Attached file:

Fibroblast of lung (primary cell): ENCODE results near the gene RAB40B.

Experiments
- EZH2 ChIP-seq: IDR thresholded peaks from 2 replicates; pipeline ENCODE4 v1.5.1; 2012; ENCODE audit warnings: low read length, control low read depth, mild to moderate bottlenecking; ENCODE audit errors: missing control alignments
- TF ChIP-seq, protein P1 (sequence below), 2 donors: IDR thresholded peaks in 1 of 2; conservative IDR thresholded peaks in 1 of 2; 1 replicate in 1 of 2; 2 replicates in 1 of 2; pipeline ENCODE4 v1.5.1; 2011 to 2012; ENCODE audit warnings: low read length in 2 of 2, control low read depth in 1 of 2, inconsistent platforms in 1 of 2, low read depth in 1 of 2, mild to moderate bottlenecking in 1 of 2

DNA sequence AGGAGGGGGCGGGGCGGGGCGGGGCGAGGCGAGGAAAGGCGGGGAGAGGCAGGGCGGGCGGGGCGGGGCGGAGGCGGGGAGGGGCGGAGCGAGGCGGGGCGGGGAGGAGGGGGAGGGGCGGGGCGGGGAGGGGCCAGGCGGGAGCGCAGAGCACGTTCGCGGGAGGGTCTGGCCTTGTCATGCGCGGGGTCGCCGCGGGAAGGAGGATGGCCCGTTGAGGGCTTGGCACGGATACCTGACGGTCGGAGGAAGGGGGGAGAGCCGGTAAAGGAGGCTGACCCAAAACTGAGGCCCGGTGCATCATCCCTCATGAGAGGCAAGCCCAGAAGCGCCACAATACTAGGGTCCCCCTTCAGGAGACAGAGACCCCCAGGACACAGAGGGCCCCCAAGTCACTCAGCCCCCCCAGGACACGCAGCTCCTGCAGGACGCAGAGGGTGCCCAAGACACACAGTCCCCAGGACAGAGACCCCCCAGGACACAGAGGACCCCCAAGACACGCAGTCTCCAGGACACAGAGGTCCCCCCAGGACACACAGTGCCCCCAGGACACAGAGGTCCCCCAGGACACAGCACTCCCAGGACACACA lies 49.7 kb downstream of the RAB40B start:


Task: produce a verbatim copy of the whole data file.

Fibroblast of lung (primary cell): ENCODE results near the gene RAB40B.

Experiments
- EZH2 ChIP-seq: IDR thresholded peaks from 2 replicates; pipeline ENCODE4 v1.5.1; 2012; ENCODE audit warnings: low read length, control low read depth, mild to moderate bottlenecking; ENCODE audit errors: missing control alignments
- TF ChIP-seq, protein P1 (sequence below), 2 donors: IDR thresholded peaks in 1 of 2; conservative IDR thresholded peaks in 1 of 2; 1 replicate in 1 of 2; 2 replicates in 1 of 2; pipeline ENCODE4 v1.5.1; 2011 to 2012; ENCODE audit warnings: low read length in 2 of 2, control low read depth in 1 of 2, inconsistent platforms in 1 of 2, low read depth in 1 of 2, mild to moderate bottlenecking in 1 of 2

DNA sequence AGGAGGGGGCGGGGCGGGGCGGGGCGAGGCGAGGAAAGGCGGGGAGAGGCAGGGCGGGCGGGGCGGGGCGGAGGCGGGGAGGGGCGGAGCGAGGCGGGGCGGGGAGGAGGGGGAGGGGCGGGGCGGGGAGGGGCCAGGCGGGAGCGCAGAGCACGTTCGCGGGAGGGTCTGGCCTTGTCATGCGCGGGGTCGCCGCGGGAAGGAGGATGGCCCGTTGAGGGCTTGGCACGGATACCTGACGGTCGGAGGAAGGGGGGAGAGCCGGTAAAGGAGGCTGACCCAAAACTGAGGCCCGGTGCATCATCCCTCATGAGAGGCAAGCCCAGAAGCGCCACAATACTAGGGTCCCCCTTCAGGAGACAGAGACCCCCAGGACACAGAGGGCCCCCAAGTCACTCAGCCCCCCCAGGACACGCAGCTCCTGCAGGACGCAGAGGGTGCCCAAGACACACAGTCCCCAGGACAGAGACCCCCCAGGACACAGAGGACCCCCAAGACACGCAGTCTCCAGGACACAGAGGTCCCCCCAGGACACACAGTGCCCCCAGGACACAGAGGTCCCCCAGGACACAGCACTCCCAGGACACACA lies 49.7 kb downstream of the RAB40B start: